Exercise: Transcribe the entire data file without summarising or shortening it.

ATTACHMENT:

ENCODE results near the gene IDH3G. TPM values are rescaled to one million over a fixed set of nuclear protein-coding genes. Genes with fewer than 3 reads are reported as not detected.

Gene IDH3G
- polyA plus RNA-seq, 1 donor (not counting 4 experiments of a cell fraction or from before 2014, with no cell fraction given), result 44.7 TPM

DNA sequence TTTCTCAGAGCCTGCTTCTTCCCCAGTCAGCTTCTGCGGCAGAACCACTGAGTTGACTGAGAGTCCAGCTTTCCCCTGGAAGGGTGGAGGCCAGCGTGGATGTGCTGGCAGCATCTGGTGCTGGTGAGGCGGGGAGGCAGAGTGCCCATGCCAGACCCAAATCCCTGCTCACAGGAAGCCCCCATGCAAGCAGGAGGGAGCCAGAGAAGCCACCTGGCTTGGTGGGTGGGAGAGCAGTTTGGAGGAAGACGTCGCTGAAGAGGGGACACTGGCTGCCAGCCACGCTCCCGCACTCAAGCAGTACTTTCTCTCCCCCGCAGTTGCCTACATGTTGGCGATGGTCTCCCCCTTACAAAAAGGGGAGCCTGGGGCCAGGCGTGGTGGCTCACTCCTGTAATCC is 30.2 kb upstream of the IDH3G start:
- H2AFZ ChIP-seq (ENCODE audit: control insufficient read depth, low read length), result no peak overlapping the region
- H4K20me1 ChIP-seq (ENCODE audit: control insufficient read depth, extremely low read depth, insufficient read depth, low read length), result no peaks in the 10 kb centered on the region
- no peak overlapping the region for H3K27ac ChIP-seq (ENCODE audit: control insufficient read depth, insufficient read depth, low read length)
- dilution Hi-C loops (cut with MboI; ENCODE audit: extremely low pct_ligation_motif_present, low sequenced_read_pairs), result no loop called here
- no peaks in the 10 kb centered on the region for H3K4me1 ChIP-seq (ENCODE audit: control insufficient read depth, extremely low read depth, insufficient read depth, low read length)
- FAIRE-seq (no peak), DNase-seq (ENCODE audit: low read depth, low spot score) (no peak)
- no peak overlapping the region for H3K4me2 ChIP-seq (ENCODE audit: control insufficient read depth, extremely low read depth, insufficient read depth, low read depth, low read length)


ENCODE results near the gene IDH3G. TPM values are rescaled to one million over a fixed set of nuclear protein-coding genes. Genes with fewer than 3 reads are reported as not detected.

Gene IDH3G
- polyA plus RNA-seq, 1 donor (not counting 4 experiments of a cell fraction or from before 2014, with no cell fraction given), result 44.7 TPM

DNA sequence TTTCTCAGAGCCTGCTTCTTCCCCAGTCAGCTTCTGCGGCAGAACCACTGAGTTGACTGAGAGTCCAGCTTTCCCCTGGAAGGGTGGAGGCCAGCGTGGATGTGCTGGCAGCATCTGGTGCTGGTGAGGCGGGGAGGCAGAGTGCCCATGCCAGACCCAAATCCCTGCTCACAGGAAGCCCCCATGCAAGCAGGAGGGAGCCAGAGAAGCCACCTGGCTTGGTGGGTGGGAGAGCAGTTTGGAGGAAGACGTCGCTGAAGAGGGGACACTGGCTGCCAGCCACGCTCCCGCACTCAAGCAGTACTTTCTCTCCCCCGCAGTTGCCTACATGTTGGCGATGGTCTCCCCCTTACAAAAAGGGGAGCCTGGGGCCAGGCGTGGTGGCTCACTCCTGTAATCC is 30.2 kb upstream of the IDH3G start:
- H2AFZ ChIP-seq (ENCODE audit: control insufficient read depth, low read length), result no peak overlapping the region
- H4K20me1 ChIP-seq (ENCODE audit: control insufficient read depth, extremely low read depth, insufficient read depth, low read length), result no peaks in the 10 kb centered on the region
- no peak overlapping the region for H3K27ac ChIP-seq (ENCODE audit: control insufficient read depth, insufficient read depth, low read length)
- dilution Hi-C loops (cut with MboI; ENCODE audit: extremely low pct_ligation_motif_present, low sequenced_read_pairs), result no loop called here
- no peaks in the 10 kb centered on the region for H3K4me1 ChIP-seq (ENCODE audit: control insufficient read depth, extremely low read depth, insufficient read depth, low read length)
- FAIRE-seq (no peak), DNase-seq (ENCODE audit: low read depth, low spot score) (no peak)
- no peak overlapping the region for H3K4me2 ChIP-seq (ENCODE audit: control insufficient read depth, extremely low read depth, insufficient read depth, low read depth, low read length)